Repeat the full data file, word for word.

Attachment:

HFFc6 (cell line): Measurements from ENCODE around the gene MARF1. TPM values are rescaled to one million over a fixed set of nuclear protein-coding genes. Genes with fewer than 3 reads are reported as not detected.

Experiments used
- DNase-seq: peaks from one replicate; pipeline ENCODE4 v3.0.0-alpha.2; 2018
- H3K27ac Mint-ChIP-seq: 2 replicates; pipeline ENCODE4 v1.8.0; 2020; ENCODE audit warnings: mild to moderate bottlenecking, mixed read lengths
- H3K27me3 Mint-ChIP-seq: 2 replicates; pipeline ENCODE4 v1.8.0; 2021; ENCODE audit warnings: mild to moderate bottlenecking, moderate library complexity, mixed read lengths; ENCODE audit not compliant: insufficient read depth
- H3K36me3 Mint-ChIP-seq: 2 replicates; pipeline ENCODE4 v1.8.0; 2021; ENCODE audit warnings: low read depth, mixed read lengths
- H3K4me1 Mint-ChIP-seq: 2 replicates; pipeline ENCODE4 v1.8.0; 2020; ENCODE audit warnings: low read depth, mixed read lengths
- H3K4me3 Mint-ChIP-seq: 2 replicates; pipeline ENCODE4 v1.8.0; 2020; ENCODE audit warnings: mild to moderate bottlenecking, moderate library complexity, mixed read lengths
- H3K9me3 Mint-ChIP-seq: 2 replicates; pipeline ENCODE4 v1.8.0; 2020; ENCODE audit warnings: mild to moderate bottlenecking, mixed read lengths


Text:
HFFc6 (cell line): Measurements from ENCODE around the gene MARF1. TPM values are rescaled to one million over a fixed set of nuclear protein-coding genes. Genes with fewer than 3 reads are reported as not detected.

Experiments used
- DNase-seq: peaks from one replicate; pipeline ENCODE4 v3.0.0-alpha.2; 2018
- H3K27ac Mint-ChIP-seq: 2 replicates; pipeline ENCODE4 v1.8.0; 2020; ENCODE audit warnings: mild to moderate bottlenecking, mixed read lengths
- H3K27me3 Mint-ChIP-seq: 2 replicates; pipeline ENCODE4 v1.8.0; 2021; ENCODE audit warnings: mild to moderate bottlenecking, moderate library complexity, mixed read lengths; ENCODE audit not compliant: insufficient read depth
- H3K36me3 Mint-ChIP-seq: 2 replicates; pipeline ENCODE4 v1.8.0; 2021; ENCODE audit warnings: low read depth, mixed read lengths
- H3K4me1 Mint-ChIP-seq: 2 replicates; pipeline ENCODE4 v1.8.0; 2020; ENCODE audit warnings: low read depth, mixed read lengths
- H3K4me3 Mint-ChIP-seq: 2 replicates; pipeline ENCODE4 v1.8.0; 2020; ENCODE audit warnings: mild to moderate bottlenecking, moderate library complexity, mixed read lengths
- H3K9me3 Mint-ChIP-seq: 2 replicates; pipeline ENCODE4 v1.8.0; 2020; ENCODE audit warnings: mild to moderate bottlenecking, mixed read lengths